The Way of the Panda: The Curious History of China’s Political Animal
Profile Books, 2011
No animal over the past century has captured imaginations quite like the giant panda. Discovered only 140 years ago, it has become China’s national icon and is adored by millions across the world. How pandas got here – along with controversy about their zoological classification, their fight against extinction, their use as political negotiating tools and their most unusual breeding habits – makes for a fascinating historical and zoological tale.
What is perhaps most enthralling about Henry Nicholls’ account of these creatures in The Way of the Panda is how unexpectedly intertwined the animal’s history is with the political history of the 20th century. While Nicholls’ hypothesis – that parallels between the histories of the giant panda and modern China are non-coincidental – may be somewhat wide-eyed, it is his imagination and obvious passion for both histories that make the book such a unique and engaging read.
The Way of the Panda maintains a conversational tone throughout, creating an almost story-book setting. Split into three sections; “Extraction,” “Abstraction” and “Protection,” the book first transports the reader to Sichuan province in 1869, when missionary Armand David became the first man to discover the giant panda. A race for panda firsts ensued – Western hunters in particular rushed to be the first to shoot one. A year after the Chinese Nationalist Party established a one-party dictatorship in 1928, brothers Kermit and Theodore Roosevelt Jr succeeded in bringing one down.
Ruth Harkness was the first person to take a live giant panda out of China. She and infant panda Su-Lin arrived in the US in 1936, and the world fell in love. Even one of the most successful giant panda hunters, upon meeting Su-Lin, could not help but announce, “You know, Mrs Harkness, I’d never be able to shoot another panda.”
Several others were captured over the next 10 years and sent to Western zoos. But this trend came to a sharp end in October 1949, when Mao Zedong announced the founding of the People’s Republic of China. From then on, panda extraction was to be on China’s terms.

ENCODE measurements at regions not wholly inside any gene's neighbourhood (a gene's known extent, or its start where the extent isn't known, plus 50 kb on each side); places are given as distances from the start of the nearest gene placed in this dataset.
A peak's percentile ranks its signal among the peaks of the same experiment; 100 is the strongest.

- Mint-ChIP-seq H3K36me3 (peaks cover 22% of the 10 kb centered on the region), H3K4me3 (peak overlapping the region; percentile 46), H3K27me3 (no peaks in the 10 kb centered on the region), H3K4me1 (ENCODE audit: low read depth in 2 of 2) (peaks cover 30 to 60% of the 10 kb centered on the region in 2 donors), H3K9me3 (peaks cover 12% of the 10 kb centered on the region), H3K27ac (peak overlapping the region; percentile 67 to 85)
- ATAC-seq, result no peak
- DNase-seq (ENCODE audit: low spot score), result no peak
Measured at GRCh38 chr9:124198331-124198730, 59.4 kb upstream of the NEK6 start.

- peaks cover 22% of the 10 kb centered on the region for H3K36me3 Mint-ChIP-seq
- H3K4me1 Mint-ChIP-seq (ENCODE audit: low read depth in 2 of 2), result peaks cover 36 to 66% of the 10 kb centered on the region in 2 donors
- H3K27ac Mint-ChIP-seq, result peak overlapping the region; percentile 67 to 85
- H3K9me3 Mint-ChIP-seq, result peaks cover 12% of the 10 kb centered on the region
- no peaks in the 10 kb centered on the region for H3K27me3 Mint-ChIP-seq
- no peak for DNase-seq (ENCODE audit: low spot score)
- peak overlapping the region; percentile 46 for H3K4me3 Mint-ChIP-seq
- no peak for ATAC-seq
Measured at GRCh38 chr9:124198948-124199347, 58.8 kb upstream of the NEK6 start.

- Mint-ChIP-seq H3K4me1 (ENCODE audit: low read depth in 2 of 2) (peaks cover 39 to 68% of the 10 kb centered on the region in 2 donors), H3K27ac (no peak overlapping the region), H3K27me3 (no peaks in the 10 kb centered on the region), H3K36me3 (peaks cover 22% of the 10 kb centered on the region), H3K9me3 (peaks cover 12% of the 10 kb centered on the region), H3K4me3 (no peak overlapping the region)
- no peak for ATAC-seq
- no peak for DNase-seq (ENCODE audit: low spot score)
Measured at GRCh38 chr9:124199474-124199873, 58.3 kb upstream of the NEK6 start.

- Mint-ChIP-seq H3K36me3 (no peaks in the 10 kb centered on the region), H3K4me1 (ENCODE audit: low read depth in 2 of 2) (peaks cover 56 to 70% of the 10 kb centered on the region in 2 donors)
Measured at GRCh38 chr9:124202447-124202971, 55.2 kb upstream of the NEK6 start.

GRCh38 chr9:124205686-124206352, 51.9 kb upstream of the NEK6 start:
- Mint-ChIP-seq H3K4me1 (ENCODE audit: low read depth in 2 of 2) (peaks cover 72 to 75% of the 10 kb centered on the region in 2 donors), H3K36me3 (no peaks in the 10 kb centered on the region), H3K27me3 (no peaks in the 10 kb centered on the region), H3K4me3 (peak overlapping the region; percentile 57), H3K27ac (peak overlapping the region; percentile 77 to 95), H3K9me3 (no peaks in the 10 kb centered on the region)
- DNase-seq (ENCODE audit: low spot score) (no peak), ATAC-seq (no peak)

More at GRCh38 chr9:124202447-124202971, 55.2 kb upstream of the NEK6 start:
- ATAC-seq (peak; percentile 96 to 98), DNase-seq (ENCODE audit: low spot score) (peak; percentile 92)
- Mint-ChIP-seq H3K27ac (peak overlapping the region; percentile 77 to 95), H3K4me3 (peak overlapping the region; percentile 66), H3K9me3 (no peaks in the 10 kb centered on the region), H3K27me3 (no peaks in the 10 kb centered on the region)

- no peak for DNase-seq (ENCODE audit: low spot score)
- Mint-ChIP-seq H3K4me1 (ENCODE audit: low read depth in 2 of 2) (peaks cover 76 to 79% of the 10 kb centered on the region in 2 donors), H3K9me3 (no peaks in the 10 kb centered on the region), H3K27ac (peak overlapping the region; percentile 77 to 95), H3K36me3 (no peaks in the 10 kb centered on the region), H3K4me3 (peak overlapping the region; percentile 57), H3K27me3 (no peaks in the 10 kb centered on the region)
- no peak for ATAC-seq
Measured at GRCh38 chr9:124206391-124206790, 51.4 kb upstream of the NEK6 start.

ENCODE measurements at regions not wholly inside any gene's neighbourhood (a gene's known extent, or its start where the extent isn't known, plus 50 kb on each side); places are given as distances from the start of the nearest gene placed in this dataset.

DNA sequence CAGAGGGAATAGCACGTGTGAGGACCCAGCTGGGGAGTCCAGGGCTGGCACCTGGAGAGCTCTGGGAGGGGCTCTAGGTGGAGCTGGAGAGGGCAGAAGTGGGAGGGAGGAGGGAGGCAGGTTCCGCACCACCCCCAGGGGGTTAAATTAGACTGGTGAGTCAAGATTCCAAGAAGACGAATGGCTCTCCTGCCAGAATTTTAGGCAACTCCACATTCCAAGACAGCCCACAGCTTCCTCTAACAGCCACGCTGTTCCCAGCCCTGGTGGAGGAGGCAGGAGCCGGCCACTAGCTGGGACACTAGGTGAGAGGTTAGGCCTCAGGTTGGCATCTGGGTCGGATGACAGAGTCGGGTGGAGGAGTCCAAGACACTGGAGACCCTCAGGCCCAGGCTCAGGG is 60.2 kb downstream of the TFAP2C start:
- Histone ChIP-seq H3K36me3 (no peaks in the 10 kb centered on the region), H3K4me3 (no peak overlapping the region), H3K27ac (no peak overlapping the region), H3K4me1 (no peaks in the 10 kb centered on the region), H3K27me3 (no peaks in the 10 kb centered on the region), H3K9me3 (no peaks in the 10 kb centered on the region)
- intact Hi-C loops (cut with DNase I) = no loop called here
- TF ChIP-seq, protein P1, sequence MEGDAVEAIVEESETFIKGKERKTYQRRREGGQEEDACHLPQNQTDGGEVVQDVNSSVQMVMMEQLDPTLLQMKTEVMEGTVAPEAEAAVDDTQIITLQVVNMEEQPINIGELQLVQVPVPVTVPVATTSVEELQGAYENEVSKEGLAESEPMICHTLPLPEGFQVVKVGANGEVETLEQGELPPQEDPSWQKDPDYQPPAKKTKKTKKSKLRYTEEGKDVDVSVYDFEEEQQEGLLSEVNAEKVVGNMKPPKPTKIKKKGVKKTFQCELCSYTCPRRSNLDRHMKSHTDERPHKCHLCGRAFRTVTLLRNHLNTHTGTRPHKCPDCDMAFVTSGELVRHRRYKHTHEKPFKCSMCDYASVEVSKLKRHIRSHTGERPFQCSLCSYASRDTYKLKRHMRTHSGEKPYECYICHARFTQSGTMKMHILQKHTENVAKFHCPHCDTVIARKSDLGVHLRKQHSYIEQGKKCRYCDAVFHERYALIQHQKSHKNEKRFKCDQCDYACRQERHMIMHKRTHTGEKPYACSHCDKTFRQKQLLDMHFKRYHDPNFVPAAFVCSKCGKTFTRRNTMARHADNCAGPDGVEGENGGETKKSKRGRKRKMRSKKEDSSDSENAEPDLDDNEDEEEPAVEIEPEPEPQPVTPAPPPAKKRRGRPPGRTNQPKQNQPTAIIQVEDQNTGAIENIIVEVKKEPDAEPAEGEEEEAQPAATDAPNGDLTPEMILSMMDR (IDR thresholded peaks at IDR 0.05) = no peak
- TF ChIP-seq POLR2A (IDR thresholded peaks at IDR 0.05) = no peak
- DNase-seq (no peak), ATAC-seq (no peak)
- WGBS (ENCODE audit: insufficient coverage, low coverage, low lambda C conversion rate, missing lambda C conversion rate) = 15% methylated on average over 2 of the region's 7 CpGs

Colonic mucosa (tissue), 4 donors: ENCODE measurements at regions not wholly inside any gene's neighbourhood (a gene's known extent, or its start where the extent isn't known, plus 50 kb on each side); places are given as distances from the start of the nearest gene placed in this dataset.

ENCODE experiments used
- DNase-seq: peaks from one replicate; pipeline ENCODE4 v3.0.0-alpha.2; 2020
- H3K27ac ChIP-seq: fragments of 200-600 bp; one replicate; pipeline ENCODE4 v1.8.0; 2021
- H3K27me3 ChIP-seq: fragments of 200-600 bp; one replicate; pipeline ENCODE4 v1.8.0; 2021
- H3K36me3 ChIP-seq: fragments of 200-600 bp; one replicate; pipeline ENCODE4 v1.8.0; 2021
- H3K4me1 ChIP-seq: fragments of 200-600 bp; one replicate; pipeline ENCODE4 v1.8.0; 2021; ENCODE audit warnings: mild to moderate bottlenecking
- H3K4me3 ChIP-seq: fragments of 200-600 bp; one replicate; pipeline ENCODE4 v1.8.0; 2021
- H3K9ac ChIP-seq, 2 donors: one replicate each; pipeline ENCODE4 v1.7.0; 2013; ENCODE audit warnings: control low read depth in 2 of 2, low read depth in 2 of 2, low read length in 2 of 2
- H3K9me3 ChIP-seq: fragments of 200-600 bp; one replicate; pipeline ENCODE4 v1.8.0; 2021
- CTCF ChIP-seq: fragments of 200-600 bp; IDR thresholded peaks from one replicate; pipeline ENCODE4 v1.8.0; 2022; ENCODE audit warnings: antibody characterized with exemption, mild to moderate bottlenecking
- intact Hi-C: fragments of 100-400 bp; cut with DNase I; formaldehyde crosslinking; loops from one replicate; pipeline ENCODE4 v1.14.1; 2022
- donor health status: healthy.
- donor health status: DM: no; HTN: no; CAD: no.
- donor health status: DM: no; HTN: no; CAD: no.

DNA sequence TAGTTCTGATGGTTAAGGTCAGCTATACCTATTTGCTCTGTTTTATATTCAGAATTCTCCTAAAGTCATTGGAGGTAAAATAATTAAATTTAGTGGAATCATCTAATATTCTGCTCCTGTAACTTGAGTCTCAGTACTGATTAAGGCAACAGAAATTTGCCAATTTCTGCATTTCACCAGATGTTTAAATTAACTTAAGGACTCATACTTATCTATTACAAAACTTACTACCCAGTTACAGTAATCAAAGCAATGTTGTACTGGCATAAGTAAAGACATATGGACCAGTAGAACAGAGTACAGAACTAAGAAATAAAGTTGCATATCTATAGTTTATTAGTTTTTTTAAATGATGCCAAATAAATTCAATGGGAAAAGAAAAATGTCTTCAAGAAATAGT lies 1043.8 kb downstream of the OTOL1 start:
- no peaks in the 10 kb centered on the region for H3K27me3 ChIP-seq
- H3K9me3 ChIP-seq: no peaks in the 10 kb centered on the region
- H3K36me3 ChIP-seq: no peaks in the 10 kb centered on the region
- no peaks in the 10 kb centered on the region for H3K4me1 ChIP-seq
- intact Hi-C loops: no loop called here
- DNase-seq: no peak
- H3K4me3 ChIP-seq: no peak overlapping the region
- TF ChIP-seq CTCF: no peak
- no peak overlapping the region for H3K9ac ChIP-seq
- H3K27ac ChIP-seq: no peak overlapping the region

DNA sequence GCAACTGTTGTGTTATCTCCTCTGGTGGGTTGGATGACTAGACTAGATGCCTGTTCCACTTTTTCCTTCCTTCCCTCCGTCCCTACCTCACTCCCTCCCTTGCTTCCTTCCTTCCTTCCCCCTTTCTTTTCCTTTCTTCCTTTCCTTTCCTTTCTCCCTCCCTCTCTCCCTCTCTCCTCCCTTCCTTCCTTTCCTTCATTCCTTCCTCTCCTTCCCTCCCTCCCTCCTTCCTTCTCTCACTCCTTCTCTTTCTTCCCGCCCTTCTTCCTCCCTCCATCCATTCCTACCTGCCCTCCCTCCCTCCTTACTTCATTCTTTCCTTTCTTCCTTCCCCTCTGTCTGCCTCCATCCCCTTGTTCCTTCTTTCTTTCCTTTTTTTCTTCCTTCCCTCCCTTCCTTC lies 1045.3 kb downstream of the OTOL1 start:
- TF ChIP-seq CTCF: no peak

In “Abstraction,” Nicholls devotes the majority of three chapters to the life, loves and death of the world’s most famous giant panda – Chi-Chi. Chi-Chi’s arrival at the London Zoo in 1958 created pandemonium. Her lavish new lifestyle, Nicholls notes, was in stark contrast with the suffering and death of millions of Chinese under Mao’s contemporaneous Great Leap Forward.
In 1966, after some politically influenced negotiation with the Moscow Zoo, Chi-Chi flew to the Soviet Union to meet with her elected partner, An-An with the hope of becoming pregnant. The global media erupted with interest in this “panda marriage,” but the pair failed to mate. The world began to question whether the giant panda was fit for survival.
Yet animal activists and panda fans insisted the giant panda was worth saving, and experts turned their focus to greater scientific study. The newly established World Wildlife Fund (WWF) unveiled the giant panda as its symbol, although it was criticized for making no formal efforts to aid the animal’s plight, which was only worsening as economic growth drove deforestation.
It was only amid new openness in 1979 that Beijing and the WWF set out on their joint path to giant panda conservation. Extensive studies over the following three decades have led to crucial insights into behaviour, exhilarating accounts of births and tragic tales of deaths, all of which Nicholls reports in an emotive manner. Although captive giant pandas are not ready to be released into the wild, the captive population is now thought to be self-sustaining.